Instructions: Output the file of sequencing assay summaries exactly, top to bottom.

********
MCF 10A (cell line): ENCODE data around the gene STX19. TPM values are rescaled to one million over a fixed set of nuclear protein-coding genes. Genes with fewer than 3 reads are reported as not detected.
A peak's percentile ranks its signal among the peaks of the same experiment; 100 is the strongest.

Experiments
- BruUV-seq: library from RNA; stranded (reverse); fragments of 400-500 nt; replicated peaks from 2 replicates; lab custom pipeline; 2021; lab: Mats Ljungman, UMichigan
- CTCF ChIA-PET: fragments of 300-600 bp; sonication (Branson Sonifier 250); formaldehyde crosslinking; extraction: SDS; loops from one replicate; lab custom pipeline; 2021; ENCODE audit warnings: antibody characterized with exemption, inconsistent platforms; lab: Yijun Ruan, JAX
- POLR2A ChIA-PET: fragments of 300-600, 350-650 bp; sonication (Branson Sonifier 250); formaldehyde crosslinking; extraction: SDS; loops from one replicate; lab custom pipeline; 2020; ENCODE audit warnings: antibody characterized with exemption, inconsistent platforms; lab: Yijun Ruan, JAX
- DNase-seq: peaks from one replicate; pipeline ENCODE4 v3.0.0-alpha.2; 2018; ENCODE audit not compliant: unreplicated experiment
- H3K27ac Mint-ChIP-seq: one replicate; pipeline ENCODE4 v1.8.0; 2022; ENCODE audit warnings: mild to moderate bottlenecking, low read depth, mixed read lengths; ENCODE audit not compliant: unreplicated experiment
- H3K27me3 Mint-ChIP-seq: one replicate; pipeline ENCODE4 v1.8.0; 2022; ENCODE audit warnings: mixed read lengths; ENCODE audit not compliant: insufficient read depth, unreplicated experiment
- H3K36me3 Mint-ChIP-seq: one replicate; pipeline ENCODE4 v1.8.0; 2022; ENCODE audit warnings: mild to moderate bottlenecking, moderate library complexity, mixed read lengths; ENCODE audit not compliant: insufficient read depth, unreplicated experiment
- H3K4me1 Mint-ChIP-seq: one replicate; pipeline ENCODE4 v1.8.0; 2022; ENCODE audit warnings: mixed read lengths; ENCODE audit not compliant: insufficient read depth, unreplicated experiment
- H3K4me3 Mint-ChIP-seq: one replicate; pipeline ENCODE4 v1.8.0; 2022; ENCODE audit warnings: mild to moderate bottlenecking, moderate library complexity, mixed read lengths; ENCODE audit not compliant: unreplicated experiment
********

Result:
MCF 10A (cell line): ENCODE data around the gene STX19. TPM values are rescaled to one million over a fixed set of nuclear protein-coding genes. Genes with fewer than 3 reads are reported as not detected.
A peak's percentile ranks its signal among the peaks of the same experiment; 100 is the strongest.

Experiments
- BruUV-seq: library from RNA; stranded (reverse); fragments of 400-500 nt; replicated peaks from 2 replicates; lab custom pipeline; 2021; lab: Mats Ljungman, UMichigan
- CTCF ChIA-PET: fragments of 300-600 bp; sonication (Branson Sonifier 250); formaldehyde crosslinking; extraction: SDS; loops from one replicate; lab custom pipeline; 2021; ENCODE audit warnings: antibody characterized with exemption, inconsistent platforms; lab: Yijun Ruan, JAX
- POLR2A ChIA-PET: fragments of 300-600, 350-650 bp; sonication (Branson Sonifier 250); formaldehyde crosslinking; extraction: SDS; loops from one replicate; lab custom pipeline; 2020; ENCODE audit warnings: antibody characterized with exemption, inconsistent platforms; lab: Yijun Ruan, JAX
- DNase-seq: peaks from one replicate; pipeline ENCODE4 v3.0.0-alpha.2; 2018; ENCODE audit not compliant: unreplicated experiment
- H3K27ac Mint-ChIP-seq: one replicate; pipeline ENCODE4 v1.8.0; 2022; ENCODE audit warnings: mild to moderate bottlenecking, low read depth, mixed read lengths; ENCODE audit not compliant: unreplicated experiment
- H3K27me3 Mint-ChIP-seq: one replicate; pipeline ENCODE4 v1.8.0; 2022; ENCODE audit warnings: mixed read lengths; ENCODE audit not compliant: insufficient read depth, unreplicated experiment
- H3K36me3 Mint-ChIP-seq: one replicate; pipeline ENCODE4 v1.8.0; 2022; ENCODE audit warnings: mild to moderate bottlenecking, moderate library complexity, mixed read lengths; ENCODE audit not compliant: insufficient read depth, unreplicated experiment
- H3K4me1 Mint-ChIP-seq: one replicate; pipeline ENCODE4 v1.8.0; 2022; ENCODE audit warnings: mixed read lengths; ENCODE audit not compliant: insufficient read depth, unreplicated experiment
- H3K4me3 Mint-ChIP-seq: one replicate; pipeline ENCODE4 v1.8.0; 2022; ENCODE audit warnings: mild to moderate bottlenecking, moderate library complexity, mixed read lengths; ENCODE audit not compliant: unreplicated experiment